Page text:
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Comment Re:Model Airplanes/Rockets (Score 1) 533

Ease of use.

Even the shittiest toy quadcopters have self stabilising geometry, and only slightly more expensive ones have active stabilising electronics. A lot of them have fan shrouds and can take a few bumps and crashes without incident. The barrier for entry is very low and the potential for misuse is high.

By comparison, most RC helicopters end up as a pile of twisted metal and shattered carbon about 10 seconds after their launch. RC aircraft would also end up in the dirt pretty quickly, but usually just broke a prop or something. If you managed to keep them in the air, they require constant high levels of attention that is just not sustainable for long. The learning curve required encouraged people to join clubs and get proper training on how to be a safe and responsible flier.

Comment Re:Like twisted-pair cable? (Score 2) 186

It's similar but almost completely unlike the twisting in twisted pair.

A normal toroidal tokomak has the magnets closer together and the centre than at the outside, and the variation in the resulting magnetic field leads to instabilities. The twist in the stellerator is supposed to ensure that the variations in magnetic field all get cancelled out as the plasma circulates.

Comment Taylor Swift had it right. (Score 1) 190

Haters gonna hate....

I don't see why people are criticizing the Pi Zero so much, I can only assume they lack imagination. If you need to buy the extra peripherals then maybe a full size Pi is a better choice, but that doesn't mean there's not a valid use for the Pi Zero.

For example:
- Training labs where the the peripherals can be re-used, but if someone fries a board it's only a $5 replacement instead of $35.
- Portable/mobile projects where USB WiFi is sufficient.
- Standalone, embedded projects that require a little more grunt than an Arduino - eg image recognition using a USB webcam.

The fact that the Pi Zero exists only helps the community, and having a little extra choice is a great thing. I think it's freaking awesome.

Comment Re:Ignorance (Score 1) 190

I've got about a 10 micro-pc and embedded projects around the house.

Five of those projects use an arduino (usually a nano) because that's all they require. They are cheap, reliable and dead easy to program.

The remaining five use RPI's. Three of those are small headless servers (file server, zoneminder and squid proxy), so they need Ethernet for the performance. The fourth is an OctoPi 3D Print Server, it only needs USB Serial and USB Wifi. The last one is a Brew Plant controller running a webserver, it's on a mobile platform inside a sealed box so uses USB Wifi too (and the GPIO).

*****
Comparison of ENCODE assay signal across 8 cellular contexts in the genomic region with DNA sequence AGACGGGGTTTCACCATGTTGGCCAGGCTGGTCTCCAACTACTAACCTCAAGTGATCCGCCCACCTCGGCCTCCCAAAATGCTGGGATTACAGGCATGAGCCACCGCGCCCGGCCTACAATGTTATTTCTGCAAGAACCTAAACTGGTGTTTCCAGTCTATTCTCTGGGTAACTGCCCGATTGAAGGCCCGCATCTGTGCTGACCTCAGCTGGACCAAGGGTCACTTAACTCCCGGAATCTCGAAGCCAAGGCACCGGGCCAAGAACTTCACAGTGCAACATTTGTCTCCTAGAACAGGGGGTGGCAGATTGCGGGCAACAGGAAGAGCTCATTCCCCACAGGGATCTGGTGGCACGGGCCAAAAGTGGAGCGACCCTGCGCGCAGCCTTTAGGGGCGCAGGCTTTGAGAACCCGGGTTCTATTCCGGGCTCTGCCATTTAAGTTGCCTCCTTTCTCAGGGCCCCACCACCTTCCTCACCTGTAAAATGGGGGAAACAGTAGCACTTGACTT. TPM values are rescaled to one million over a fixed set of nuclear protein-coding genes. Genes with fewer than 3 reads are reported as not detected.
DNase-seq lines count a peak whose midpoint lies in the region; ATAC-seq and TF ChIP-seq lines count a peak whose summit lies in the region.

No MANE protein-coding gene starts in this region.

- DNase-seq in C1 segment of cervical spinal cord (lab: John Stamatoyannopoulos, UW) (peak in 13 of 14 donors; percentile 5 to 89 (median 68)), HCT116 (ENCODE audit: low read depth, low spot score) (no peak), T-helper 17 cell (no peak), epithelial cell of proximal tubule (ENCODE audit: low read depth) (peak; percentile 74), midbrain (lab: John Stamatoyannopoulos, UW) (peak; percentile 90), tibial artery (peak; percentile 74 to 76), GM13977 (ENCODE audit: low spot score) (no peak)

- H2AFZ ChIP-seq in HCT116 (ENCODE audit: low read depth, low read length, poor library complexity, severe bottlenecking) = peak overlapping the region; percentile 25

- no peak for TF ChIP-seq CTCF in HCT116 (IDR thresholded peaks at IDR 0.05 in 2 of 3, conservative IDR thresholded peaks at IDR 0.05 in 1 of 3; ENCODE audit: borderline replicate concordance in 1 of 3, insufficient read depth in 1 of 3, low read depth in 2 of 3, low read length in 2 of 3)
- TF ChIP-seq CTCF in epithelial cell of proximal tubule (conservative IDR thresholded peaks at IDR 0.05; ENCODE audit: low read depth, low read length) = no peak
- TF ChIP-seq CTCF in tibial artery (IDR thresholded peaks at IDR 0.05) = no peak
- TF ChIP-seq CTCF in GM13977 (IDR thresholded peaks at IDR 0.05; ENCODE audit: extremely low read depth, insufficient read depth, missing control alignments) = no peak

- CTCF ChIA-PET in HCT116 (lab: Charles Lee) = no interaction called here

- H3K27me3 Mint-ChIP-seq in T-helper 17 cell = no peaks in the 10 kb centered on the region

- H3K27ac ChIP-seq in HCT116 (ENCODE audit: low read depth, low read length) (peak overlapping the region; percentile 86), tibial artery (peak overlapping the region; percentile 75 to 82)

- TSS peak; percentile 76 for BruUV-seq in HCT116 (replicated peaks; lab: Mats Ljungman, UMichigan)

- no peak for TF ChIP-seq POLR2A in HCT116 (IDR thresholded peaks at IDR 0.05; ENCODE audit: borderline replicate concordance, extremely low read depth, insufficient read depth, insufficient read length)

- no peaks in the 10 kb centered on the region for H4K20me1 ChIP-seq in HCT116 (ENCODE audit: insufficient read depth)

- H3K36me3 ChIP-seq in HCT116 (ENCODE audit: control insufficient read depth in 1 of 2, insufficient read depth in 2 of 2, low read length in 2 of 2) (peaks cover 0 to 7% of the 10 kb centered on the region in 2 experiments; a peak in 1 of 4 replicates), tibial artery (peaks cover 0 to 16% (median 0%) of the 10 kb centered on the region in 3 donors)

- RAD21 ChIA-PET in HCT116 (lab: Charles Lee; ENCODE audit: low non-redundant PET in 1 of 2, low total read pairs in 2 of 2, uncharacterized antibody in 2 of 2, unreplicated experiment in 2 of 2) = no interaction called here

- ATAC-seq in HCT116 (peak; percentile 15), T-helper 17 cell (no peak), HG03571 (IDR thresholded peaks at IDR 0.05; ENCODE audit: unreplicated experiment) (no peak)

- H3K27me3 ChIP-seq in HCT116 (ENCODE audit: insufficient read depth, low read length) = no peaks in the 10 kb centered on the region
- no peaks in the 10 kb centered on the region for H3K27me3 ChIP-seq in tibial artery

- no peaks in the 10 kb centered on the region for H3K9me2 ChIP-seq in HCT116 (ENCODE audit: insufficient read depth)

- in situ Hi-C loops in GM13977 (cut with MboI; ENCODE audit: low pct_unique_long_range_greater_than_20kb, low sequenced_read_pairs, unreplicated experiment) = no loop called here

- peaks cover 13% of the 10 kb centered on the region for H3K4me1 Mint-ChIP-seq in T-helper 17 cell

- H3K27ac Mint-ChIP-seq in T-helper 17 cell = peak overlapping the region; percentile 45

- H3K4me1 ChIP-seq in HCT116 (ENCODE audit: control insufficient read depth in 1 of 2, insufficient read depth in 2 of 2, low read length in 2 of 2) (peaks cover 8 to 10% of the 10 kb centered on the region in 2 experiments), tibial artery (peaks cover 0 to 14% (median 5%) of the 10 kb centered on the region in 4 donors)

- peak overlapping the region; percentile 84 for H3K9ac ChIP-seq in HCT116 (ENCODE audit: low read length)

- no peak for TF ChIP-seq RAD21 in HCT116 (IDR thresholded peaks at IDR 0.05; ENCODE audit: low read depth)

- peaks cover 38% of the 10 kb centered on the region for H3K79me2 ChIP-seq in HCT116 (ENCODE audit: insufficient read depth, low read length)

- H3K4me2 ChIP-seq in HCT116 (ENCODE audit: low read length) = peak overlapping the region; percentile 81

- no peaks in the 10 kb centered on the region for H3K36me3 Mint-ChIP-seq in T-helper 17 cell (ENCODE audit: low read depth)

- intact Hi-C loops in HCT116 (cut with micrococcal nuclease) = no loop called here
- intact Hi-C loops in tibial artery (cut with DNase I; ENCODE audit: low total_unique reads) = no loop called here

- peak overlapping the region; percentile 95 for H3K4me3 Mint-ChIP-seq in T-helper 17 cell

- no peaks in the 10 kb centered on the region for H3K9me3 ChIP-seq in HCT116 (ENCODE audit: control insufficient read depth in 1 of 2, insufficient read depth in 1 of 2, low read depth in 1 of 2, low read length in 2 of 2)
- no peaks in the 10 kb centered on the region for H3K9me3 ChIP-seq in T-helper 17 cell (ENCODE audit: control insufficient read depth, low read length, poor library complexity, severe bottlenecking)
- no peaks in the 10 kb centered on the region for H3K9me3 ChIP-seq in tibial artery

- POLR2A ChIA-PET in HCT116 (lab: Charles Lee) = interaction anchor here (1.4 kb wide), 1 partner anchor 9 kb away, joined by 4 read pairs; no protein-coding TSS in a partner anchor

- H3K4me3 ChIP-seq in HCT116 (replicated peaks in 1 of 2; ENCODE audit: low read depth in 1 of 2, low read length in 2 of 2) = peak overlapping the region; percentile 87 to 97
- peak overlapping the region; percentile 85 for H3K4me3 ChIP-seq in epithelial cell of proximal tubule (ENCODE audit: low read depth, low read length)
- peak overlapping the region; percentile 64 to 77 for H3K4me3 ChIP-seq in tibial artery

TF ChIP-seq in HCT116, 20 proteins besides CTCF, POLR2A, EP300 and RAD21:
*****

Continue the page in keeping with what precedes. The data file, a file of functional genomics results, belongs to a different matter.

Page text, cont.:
So out of ten projects, two of those could have used a much cheaper PI Zero with absolutely no loss in functionality or utility, and the reduction in size would have been an advantage. Every project has a different set of requirements, sometimes there is overlap between products and sometimes it is clear. One thing is for sure though, there is definitely a use case for the Pi Zero,
     

Comment Re:except they don't. Voltage of 120 batteries (Score 2) 209

The charging comment is only true up to a point. As you get larger solid packs, the surface area doesn't increase as fast as the volume and the insides can get very hot. Thermal management is super critical for many battery types so this is a major limitation.

With a small cylindrical battery, the empty packing space between the cells provides a perfect channel for cooling.

Comment Re:How does space elevator save energy? (Score 4, Insightful) 171

The person you heard that from was wrong.

In a rocket,:
- Rockets are quite inefficient, about 16% energy efficient to reach orbit.
- You have to lift your propellant, only to throw it all away
- The rocket not only has to do work against gravitational potential, it also has to provide lateral kinetic energy to reach orbit. The kinetic energy component is huge.

For a space elevator:
- The lifting motors are highly efficient, you just have to keep the power beaming losses reasonable.
- You only have to work against gravitational potential. The tether/earth provides the lateral kinetic energy.

Comment Re: non-story (Score 1) 199

There are degrees of off/standby. It's good engineering practice and environmentally that when you "soft" power down, you turn off as many internal circuits as you are able and only retain basic functionality required to turn back on again.

Eg:
LED off
Camera sensor off completely
WiFi chip in low power / periodic transmit mode
CPU at lower clock speed or sleep mode with periodic wake up timer.

Not doing this means that the camera designers were either:
1) Lazy and unprofessional
or
2) Planning to retain the camera functionality for nefarious uses.

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